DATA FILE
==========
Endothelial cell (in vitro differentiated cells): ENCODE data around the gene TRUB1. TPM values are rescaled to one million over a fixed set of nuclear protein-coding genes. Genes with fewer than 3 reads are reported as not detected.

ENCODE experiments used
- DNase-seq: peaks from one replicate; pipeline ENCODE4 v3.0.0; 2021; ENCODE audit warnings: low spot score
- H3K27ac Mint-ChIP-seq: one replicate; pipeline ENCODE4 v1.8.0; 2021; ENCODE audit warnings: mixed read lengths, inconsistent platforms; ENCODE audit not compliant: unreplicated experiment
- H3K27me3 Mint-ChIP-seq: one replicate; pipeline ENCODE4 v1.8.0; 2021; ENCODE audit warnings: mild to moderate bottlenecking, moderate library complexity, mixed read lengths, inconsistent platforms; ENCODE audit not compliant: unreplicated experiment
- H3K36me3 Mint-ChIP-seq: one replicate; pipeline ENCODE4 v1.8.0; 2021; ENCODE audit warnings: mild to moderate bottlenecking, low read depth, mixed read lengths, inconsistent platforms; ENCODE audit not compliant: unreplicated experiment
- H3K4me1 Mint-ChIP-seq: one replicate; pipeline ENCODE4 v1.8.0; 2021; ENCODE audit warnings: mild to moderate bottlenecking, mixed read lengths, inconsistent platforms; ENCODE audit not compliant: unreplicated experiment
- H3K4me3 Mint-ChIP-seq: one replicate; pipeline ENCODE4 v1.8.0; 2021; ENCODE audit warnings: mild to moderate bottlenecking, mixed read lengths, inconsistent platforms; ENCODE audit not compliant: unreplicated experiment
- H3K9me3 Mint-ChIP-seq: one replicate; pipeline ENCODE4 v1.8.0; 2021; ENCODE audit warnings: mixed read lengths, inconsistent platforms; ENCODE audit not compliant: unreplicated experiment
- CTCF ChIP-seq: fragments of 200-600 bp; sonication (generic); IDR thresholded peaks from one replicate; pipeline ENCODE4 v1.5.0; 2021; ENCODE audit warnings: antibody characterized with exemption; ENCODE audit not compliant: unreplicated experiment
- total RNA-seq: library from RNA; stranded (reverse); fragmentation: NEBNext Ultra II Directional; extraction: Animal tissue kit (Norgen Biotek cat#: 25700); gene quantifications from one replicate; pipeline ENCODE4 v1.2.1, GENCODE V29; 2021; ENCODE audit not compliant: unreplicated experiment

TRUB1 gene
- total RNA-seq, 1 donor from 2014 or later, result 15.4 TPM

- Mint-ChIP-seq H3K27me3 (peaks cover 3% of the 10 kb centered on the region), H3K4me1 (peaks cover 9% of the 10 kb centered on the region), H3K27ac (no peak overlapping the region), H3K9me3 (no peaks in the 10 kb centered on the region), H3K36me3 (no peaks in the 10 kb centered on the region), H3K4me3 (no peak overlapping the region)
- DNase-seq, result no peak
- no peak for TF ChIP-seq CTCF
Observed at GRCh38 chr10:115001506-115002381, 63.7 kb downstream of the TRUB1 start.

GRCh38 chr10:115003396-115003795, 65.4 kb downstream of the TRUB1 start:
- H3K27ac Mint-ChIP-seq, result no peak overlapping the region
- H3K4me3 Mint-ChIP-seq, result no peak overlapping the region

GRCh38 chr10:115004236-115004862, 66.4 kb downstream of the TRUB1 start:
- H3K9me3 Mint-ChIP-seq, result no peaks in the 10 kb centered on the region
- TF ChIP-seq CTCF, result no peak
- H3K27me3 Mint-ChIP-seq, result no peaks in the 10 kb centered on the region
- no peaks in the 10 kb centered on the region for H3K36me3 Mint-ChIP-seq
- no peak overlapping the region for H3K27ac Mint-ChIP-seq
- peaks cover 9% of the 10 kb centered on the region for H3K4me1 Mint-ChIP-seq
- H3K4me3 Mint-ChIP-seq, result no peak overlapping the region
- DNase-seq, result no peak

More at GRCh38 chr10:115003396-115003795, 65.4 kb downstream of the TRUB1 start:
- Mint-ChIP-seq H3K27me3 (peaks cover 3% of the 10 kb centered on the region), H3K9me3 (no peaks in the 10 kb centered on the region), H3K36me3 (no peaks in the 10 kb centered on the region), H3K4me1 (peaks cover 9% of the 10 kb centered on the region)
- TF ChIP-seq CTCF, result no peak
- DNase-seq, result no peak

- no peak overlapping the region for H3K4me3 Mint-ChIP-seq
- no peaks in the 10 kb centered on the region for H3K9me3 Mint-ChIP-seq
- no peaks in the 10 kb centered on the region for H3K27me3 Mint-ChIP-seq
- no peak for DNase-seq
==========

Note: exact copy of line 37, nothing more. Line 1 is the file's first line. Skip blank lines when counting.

- no peak for DNase-seq